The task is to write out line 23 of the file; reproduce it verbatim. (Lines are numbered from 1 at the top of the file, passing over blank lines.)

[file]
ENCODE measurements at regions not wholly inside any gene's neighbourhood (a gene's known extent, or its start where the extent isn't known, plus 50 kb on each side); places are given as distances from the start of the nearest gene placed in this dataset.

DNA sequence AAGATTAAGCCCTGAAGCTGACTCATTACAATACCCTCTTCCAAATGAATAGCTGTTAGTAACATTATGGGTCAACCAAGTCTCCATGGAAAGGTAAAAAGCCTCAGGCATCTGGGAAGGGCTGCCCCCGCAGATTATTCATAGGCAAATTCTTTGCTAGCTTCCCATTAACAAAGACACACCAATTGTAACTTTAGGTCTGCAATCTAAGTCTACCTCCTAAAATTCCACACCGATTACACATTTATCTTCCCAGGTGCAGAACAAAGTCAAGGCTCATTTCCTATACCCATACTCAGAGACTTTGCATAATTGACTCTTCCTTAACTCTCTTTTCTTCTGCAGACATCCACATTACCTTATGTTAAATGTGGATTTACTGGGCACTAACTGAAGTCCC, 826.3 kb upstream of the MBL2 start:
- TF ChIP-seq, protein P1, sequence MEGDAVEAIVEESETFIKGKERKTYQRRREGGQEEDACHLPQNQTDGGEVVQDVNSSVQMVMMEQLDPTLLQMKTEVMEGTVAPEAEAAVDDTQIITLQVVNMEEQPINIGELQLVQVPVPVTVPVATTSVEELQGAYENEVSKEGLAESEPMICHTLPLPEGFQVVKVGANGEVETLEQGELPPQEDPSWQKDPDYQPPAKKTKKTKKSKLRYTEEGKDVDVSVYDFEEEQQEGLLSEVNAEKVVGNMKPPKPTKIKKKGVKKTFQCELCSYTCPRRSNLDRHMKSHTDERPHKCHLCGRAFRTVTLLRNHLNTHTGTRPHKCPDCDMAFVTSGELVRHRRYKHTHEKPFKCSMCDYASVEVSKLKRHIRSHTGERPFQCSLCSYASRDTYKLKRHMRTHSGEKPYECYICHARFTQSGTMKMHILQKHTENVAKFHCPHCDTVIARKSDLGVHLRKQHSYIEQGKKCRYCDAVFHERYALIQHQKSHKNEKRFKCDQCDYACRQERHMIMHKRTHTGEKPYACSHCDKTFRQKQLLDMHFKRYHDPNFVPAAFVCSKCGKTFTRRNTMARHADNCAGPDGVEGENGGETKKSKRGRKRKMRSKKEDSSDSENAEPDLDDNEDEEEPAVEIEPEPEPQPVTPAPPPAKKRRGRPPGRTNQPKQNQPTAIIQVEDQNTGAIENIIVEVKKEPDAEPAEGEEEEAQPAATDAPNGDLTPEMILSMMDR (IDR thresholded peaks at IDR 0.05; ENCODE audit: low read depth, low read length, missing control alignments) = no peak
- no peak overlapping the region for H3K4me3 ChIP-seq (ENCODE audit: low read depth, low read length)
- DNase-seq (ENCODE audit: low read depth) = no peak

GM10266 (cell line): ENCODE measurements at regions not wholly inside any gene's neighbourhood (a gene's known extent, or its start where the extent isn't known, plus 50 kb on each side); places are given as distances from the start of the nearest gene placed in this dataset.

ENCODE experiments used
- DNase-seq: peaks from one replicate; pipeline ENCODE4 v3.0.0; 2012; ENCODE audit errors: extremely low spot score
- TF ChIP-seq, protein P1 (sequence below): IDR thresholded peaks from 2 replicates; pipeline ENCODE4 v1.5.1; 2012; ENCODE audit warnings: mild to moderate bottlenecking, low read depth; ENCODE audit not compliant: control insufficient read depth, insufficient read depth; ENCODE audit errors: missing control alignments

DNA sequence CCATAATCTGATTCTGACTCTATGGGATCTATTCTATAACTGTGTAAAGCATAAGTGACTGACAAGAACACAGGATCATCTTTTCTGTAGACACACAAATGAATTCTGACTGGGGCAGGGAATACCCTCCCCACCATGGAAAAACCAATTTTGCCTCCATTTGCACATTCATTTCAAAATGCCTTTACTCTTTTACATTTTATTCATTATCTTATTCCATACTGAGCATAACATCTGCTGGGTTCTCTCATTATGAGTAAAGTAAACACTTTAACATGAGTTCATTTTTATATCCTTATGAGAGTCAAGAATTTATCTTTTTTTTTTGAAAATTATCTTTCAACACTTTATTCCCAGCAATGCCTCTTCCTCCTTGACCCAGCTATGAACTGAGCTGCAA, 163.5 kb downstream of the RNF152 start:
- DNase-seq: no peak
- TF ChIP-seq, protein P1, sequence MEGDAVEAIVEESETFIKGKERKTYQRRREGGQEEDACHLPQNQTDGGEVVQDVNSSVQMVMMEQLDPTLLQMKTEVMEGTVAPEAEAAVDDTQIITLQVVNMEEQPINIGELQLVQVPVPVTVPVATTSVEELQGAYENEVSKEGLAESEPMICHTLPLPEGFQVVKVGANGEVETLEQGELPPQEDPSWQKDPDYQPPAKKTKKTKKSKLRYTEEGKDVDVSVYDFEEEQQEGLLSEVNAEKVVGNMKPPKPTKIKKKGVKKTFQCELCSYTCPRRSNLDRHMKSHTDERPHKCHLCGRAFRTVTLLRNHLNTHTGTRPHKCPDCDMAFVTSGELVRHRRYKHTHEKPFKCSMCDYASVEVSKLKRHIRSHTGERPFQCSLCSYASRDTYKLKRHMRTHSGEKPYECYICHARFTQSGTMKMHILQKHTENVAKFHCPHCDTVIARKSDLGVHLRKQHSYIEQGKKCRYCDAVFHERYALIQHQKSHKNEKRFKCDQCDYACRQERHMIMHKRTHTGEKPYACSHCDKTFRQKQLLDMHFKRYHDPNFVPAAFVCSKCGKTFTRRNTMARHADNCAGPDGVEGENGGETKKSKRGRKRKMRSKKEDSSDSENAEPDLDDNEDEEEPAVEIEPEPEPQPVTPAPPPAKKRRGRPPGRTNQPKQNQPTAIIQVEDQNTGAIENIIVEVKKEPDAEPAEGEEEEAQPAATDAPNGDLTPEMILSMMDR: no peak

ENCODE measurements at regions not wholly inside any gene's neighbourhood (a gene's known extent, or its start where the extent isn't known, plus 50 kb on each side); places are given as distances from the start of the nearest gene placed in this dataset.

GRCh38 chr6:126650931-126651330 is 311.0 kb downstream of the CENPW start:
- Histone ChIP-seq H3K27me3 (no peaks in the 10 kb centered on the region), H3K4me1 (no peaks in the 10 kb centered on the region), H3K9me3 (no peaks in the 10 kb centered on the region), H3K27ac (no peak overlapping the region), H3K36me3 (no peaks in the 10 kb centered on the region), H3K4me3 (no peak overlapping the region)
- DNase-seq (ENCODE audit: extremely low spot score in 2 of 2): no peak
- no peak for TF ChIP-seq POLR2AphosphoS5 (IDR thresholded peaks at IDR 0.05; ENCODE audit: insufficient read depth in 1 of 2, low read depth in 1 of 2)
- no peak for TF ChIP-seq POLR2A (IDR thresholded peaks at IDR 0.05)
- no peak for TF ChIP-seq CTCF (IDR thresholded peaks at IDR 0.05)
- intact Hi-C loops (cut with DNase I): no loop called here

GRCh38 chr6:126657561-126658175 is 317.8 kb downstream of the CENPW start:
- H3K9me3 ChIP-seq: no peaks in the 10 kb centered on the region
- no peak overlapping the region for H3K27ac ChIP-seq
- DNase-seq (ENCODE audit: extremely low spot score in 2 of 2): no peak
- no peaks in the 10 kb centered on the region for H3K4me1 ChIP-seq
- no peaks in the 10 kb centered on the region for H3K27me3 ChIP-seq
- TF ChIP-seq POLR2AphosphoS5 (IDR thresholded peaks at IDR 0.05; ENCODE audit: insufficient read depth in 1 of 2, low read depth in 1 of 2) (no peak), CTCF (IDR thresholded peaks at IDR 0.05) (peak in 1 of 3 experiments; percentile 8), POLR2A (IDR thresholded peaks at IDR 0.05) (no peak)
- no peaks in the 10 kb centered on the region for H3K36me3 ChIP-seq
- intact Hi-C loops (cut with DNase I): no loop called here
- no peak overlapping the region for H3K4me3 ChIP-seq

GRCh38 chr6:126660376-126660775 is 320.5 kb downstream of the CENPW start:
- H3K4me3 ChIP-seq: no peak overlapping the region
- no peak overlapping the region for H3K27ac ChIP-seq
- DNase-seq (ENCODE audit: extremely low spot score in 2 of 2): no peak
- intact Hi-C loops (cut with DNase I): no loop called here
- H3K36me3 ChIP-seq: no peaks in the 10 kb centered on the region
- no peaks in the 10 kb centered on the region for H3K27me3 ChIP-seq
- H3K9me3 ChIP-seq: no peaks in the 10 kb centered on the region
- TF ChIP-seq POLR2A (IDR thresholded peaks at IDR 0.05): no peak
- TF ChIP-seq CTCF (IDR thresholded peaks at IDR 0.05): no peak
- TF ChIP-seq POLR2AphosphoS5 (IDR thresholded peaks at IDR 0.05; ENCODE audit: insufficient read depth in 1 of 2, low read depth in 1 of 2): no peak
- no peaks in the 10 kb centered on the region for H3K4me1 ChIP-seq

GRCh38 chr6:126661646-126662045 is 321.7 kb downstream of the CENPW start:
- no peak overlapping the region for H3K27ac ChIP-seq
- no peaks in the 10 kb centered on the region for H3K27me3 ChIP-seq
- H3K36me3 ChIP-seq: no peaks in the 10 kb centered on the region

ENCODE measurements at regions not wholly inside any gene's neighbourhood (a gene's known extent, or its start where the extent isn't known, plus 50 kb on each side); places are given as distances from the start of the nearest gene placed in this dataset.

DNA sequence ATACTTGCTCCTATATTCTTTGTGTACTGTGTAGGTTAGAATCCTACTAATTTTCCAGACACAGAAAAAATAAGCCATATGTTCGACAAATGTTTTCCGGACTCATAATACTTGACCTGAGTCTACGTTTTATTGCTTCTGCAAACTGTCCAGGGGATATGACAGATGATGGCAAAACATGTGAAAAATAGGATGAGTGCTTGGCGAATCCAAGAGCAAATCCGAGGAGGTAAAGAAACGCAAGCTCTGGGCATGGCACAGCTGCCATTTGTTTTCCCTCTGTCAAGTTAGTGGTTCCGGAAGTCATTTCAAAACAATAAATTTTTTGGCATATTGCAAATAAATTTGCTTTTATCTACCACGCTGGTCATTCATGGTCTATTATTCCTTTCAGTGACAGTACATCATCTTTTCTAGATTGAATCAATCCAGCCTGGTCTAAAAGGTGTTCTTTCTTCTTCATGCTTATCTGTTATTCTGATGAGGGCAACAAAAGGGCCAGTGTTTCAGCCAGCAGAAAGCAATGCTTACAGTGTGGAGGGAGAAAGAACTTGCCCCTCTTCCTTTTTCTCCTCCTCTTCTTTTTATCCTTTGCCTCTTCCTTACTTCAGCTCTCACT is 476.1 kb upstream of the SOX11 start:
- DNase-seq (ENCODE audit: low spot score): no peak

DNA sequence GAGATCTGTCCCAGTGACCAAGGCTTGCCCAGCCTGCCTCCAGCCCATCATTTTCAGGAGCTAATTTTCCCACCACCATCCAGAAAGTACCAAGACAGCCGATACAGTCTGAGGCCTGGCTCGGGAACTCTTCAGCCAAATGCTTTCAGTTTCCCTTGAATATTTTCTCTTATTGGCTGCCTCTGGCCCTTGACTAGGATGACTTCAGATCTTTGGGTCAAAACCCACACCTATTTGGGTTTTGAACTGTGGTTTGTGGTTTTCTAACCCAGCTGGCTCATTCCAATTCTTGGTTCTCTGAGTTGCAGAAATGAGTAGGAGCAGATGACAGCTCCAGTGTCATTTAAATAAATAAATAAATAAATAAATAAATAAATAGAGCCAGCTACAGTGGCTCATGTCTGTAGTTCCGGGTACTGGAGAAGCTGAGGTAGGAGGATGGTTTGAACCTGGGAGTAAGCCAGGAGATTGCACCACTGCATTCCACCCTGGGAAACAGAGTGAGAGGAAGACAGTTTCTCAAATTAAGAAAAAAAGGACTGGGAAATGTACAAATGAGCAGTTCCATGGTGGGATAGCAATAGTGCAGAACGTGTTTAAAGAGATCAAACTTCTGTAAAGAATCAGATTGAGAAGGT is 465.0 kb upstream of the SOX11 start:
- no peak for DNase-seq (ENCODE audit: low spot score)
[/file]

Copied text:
- no peak overlapping the region for H3K27ac ChIP-seq